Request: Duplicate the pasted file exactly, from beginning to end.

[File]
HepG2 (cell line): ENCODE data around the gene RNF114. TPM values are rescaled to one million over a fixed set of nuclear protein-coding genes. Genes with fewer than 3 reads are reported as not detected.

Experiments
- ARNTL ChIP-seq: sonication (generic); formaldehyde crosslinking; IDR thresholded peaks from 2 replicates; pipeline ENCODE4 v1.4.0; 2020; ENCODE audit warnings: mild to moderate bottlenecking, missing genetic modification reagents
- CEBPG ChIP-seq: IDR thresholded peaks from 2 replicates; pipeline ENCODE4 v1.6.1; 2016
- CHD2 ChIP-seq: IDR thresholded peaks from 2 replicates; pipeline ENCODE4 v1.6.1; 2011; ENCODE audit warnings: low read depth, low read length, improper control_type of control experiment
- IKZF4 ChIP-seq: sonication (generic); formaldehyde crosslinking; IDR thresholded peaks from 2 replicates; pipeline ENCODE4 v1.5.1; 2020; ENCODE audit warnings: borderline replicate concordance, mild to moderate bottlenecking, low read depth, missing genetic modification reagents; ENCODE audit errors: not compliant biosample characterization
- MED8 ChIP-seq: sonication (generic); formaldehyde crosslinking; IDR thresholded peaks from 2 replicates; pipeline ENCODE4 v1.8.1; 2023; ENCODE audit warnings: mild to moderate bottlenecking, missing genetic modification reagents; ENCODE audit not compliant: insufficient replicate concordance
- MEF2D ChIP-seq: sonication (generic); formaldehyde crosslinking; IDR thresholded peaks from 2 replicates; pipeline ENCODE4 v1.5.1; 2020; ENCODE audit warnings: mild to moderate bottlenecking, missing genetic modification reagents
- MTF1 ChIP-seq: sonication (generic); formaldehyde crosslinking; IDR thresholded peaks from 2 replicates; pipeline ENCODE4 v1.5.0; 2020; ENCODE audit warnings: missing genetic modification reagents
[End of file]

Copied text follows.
HepG2 (cell line): ENCODE data around the gene RNF114. TPM values are rescaled to one million over a fixed set of nuclear protein-coding genes. Genes with fewer than 3 reads are reported as not detected.

Experiments
- ARNTL ChIP-seq: sonication (generic); formaldehyde crosslinking; IDR thresholded peaks from 2 replicates; pipeline ENCODE4 v1.4.0; 2020; ENCODE audit warnings: mild to moderate bottlenecking, missing genetic modification reagents
- CEBPG ChIP-seq: IDR thresholded peaks from 2 replicates; pipeline ENCODE4 v1.6.1; 2016
- CHD2 ChIP-seq: IDR thresholded peaks from 2 replicates; pipeline ENCODE4 v1.6.1; 2011; ENCODE audit warnings: low read depth, low read length, improper control_type of control experiment
- IKZF4 ChIP-seq: sonication (generic); formaldehyde crosslinking; IDR thresholded peaks from 2 replicates; pipeline ENCODE4 v1.5.1; 2020; ENCODE audit warnings: borderline replicate concordance, mild to moderate bottlenecking, low read depth, missing genetic modification reagents; ENCODE audit errors: not compliant biosample characterization
- MED8 ChIP-seq: sonication (generic); formaldehyde crosslinking; IDR thresholded peaks from 2 replicates; pipeline ENCODE4 v1.8.1; 2023; ENCODE audit warnings: mild to moderate bottlenecking, missing genetic modification reagents; ENCODE audit not compliant: insufficient replicate concordance
- MEF2D ChIP-seq: sonication (generic); formaldehyde crosslinking; IDR thresholded peaks from 2 replicates; pipeline ENCODE4 v1.5.1; 2020; ENCODE audit warnings: mild to moderate bottlenecking, missing genetic modification reagents
- MTF1 ChIP-seq: sonication (generic); formaldehyde crosslinking; IDR thresholded peaks from 2 replicates; pipeline ENCODE4 v1.5.0; 2020; ENCODE audit warnings: missing genetic modification reagents